"A local" by my own definition is not somebody who has been a resident of a community for a long period of time. Sure, that has to do with a lot of it but to me, a local is somebody who is a member of a community that is part of some city or town somewhere in this world. I am "a local" of a few places. My hometown of Newport Beach, California where I spent almost the first 18 years of my life. My college town of Oxford, Mississippi where I have spent the last three years of my life deciding who I want to be. And most recently, I have become a local of Florence, Italy. But Ally. You've only been in Florence for a few weeks now and you were only there for six weeks last year. You don't actually live in Florence, you just work and study. It isn't the same thing! I am sure many of you are saying this right now, and I truly understand why. It is a difficult concept to grasp especially to those who have spent that awkward in between time frame that teeters on the line of extended vacation and short work experience. But let me explain to you my day and maybe you will better understand.
I start every morning with a caffe doppio e un brioche crema -a double espresso and a croissant- at one of my three favorite cafes in my neighborhood. I have become close enough to some of the people who work there that they ask about my work and studies. It is a great morning conversation to have while I am standing there at the coffee bar and really reminds me have how truly friendly the Italian are. They never fail to ask about how I am. But not just the generic, "how are you" but a true, sincere, look-me-in-the-eyes, "how are you doing today?"
After that, I head to work at Blending Magazine where I am greeted by Susanna, my boss. She tries her best to speak in English, I try my best to speak in Italian while the rest of the office watch for entertainment purposes and who could blame them? We laugh the whole way through. Three weeks of working here and I already really feel like a member of the team along with the people I work for doing PR for an incredible show on the Medici family. It feels less like work, and more like intelligent, thoughtful, collaborative conversation.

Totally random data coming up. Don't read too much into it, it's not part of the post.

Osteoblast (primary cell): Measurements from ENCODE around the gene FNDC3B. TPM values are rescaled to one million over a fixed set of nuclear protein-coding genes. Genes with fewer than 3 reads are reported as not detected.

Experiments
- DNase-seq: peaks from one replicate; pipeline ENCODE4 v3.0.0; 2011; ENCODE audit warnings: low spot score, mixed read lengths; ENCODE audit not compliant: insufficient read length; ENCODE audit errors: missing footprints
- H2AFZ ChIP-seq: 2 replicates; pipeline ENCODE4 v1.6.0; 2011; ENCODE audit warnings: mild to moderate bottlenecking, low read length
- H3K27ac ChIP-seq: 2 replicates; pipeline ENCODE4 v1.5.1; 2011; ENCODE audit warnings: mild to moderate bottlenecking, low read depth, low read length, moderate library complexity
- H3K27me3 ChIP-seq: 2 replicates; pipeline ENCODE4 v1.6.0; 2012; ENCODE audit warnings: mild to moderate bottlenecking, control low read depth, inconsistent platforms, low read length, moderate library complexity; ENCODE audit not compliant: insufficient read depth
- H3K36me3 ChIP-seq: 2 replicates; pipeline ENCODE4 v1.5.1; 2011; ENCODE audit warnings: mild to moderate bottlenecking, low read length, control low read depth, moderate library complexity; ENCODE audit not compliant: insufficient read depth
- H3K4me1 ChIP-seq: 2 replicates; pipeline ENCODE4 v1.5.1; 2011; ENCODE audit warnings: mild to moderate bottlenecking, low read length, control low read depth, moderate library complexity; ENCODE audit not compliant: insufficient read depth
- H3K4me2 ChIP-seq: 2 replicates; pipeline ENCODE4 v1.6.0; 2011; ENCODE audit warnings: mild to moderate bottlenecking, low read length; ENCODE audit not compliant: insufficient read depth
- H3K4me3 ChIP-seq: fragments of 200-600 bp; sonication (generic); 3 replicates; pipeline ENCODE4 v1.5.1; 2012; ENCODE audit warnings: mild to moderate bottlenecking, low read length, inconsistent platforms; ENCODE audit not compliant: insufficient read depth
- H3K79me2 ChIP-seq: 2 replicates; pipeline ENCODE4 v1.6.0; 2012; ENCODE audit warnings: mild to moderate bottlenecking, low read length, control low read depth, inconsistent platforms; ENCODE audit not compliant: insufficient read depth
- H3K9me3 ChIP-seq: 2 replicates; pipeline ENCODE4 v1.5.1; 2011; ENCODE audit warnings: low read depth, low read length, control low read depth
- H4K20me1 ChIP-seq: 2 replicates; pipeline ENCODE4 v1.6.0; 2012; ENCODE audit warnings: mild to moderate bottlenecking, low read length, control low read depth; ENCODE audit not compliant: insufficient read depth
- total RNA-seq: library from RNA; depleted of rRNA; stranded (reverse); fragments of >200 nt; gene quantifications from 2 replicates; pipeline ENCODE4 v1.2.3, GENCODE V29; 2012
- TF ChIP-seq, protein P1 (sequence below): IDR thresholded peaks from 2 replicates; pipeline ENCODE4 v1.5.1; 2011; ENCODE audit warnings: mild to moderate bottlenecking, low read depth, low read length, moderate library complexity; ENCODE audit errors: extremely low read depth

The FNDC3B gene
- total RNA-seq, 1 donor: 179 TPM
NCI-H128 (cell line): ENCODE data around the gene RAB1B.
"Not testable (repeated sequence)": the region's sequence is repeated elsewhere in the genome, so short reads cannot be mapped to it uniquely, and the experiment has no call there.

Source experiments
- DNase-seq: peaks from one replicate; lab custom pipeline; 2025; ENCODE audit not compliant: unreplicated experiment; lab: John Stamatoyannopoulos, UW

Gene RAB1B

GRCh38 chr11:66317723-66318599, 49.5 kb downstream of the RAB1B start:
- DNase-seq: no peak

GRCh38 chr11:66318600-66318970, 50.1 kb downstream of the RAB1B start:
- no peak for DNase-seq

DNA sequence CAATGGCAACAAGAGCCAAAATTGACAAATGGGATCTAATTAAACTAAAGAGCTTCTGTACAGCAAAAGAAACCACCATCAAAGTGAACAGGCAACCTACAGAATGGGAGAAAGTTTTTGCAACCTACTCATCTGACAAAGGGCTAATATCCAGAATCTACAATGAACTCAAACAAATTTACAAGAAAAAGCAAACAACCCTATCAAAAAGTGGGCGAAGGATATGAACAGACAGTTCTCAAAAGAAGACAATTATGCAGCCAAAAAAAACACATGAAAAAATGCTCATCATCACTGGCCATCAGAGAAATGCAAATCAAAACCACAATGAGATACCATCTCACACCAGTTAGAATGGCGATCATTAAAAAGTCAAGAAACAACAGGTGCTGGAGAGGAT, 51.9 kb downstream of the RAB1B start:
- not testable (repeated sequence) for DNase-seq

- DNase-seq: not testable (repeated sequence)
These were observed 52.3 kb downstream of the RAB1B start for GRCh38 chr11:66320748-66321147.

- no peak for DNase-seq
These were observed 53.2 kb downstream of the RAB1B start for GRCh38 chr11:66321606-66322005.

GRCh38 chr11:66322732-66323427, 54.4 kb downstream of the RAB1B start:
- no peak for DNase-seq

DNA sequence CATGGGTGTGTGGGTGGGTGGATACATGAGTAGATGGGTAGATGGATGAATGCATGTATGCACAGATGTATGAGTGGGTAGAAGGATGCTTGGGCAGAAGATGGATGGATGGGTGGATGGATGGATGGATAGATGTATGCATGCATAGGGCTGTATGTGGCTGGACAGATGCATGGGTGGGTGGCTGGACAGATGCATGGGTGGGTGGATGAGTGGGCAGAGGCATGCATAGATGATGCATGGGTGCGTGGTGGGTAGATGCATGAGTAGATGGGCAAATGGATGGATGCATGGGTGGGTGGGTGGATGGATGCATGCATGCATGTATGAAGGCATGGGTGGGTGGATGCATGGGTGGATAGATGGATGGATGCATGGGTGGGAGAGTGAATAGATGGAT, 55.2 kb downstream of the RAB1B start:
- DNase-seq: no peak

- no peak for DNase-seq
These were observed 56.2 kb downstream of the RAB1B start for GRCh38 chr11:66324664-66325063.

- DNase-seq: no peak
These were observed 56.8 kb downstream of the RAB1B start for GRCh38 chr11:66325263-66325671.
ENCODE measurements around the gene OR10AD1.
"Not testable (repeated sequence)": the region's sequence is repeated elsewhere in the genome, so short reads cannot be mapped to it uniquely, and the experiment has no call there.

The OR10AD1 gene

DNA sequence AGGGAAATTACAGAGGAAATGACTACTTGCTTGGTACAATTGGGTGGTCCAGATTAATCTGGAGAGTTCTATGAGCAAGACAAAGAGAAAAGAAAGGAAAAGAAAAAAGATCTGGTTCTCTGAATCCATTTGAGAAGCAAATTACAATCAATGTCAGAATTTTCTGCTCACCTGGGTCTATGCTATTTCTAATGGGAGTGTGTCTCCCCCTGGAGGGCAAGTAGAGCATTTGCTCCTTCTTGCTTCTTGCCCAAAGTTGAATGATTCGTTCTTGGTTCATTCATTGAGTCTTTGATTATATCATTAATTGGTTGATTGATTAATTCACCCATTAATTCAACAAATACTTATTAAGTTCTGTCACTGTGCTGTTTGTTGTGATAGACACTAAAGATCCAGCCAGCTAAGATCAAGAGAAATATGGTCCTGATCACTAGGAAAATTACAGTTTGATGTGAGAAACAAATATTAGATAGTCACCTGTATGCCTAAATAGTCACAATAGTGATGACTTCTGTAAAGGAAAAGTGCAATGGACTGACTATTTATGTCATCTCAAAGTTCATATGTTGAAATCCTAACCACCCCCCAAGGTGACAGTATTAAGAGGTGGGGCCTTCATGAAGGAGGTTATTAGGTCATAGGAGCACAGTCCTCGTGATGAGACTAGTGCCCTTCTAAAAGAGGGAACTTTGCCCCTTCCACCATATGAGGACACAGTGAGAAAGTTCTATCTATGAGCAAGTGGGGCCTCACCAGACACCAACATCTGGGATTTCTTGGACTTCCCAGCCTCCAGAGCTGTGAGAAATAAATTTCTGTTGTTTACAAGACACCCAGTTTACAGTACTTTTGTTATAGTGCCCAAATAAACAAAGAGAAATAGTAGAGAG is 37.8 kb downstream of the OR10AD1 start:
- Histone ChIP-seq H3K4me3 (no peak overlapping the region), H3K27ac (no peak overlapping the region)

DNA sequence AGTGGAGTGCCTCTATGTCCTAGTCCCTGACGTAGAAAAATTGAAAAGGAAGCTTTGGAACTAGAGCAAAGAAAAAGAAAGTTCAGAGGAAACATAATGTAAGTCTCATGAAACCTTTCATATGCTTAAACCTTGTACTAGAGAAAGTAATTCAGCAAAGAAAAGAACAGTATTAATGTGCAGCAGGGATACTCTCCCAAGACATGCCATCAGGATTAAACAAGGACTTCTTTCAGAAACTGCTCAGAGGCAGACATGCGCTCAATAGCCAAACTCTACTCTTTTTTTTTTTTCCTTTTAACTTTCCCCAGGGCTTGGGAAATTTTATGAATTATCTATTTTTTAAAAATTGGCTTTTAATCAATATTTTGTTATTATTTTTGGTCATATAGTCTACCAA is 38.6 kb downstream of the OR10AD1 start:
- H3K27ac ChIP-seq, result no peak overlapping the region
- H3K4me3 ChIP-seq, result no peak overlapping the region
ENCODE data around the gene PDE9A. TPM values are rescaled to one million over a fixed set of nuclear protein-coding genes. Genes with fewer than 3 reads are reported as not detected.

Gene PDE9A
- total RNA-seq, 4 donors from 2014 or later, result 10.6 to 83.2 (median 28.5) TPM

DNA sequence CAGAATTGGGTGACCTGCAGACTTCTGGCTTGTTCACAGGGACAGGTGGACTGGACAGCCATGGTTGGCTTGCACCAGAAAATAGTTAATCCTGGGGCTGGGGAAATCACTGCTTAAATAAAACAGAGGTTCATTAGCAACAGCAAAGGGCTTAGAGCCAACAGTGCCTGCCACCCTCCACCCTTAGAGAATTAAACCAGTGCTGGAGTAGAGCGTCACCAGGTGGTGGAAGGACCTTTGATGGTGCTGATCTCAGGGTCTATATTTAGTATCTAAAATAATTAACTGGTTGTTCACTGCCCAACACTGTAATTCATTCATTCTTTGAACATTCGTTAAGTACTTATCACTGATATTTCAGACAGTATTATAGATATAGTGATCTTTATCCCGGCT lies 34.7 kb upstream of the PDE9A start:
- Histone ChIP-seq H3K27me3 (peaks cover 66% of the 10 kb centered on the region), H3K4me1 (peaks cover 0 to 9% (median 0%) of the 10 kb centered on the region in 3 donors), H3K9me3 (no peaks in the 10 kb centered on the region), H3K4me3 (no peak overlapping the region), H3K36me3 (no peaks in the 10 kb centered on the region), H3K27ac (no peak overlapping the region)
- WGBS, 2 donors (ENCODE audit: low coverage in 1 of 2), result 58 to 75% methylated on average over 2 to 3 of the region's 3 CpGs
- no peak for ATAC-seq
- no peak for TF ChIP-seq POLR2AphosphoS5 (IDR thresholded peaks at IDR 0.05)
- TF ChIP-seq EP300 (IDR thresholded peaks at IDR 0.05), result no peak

After I leave work, I head to Mercato di Sant'Ambrogio which is the coolest farmers market in Florence which also happens to be in my backyard. First, I head to the same farmer every single time. Cherries, asparagus, eggs, and whatever else he has going on. He sees me walk up and greets me with the traditional, "Ciao bella!" and I try my very very best to speak with him about what is the most fresh, what does he recommend, and just how well this produce goes with that produce. It really is all fascinating creating relationships with such interesting people of all walks of life.
Next, I move on to the stand right next to him. Beads of all different colors arranged in so many lines it makes your head spin. When the days get too hot, I like to buy them and make bracelets to avoid going outside. I try and always wear my newest bracelet when I go and see the sweet Indian man who is always so impressed with what I make, it truly makes my whole day. He takes my arms in both hands and examines each bracelet and says, "Beautiful, Ally. So beautiful. Beautiful." Promptly after kissing up to me, he offers me strands upon strands of beads and we haggle them down to the appropriate price. We always end up running into each other after he gets done working at the market and he never fails to make my day by recognizing me on the street.